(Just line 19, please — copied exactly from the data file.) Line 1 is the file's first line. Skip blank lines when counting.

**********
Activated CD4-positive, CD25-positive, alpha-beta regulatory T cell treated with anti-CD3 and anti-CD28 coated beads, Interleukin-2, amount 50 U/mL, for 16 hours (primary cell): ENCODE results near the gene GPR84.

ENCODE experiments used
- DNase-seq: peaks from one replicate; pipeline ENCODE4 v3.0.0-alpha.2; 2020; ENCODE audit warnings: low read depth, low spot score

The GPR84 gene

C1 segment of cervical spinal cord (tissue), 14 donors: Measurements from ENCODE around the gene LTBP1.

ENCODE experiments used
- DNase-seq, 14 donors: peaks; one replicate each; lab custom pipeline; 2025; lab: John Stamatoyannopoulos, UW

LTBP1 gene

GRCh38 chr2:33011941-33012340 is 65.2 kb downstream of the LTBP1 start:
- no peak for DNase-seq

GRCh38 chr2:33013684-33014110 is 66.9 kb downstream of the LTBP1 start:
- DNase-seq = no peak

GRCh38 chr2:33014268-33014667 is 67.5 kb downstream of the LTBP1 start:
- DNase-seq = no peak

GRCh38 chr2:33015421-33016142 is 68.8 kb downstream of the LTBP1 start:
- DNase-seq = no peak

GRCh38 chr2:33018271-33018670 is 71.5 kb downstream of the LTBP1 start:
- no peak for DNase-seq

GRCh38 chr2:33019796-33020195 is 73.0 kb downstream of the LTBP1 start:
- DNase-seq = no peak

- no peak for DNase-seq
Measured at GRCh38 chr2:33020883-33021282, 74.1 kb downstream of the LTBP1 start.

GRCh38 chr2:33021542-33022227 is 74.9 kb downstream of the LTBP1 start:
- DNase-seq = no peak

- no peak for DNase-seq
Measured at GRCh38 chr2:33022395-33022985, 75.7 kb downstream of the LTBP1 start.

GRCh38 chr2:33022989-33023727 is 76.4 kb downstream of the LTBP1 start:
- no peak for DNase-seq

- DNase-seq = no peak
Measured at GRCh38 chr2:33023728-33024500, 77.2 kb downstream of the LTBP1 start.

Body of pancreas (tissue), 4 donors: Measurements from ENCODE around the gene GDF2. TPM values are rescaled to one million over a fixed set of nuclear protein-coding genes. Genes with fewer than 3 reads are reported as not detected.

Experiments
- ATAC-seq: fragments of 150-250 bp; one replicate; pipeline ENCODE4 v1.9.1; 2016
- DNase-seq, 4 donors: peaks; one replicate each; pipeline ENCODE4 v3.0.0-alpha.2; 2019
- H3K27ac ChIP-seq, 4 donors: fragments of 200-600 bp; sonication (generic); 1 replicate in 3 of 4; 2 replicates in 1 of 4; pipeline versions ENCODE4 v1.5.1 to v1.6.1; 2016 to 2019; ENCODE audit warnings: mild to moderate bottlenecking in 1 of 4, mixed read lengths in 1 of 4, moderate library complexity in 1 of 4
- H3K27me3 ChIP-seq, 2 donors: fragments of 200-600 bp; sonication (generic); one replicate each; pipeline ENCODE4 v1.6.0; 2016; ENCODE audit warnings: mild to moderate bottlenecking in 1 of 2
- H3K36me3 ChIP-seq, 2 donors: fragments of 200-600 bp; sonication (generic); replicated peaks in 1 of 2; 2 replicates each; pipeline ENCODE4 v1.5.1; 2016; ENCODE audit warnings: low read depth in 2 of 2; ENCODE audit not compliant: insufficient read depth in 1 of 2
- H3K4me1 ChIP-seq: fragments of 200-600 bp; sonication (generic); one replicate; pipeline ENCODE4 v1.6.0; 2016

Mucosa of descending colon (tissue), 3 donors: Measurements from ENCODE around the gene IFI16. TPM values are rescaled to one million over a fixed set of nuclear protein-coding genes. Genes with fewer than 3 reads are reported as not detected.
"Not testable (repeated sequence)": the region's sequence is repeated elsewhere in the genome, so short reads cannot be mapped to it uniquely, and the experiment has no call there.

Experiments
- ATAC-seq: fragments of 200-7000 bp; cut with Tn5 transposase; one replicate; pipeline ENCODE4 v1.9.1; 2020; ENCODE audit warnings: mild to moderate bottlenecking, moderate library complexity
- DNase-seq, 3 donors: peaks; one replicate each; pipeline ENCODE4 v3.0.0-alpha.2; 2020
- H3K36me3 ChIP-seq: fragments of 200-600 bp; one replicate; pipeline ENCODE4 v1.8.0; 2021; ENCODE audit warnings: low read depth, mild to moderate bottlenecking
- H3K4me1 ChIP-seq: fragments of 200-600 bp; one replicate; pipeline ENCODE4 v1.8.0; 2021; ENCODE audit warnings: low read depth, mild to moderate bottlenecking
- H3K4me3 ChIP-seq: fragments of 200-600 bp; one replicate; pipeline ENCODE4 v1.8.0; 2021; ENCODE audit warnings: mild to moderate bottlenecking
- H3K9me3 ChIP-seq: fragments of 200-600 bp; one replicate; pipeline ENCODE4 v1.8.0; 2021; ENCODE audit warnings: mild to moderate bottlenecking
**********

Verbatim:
GRCh38 chr2:33019796-33020195 is 73.0 kb downstream of the LTBP1 start: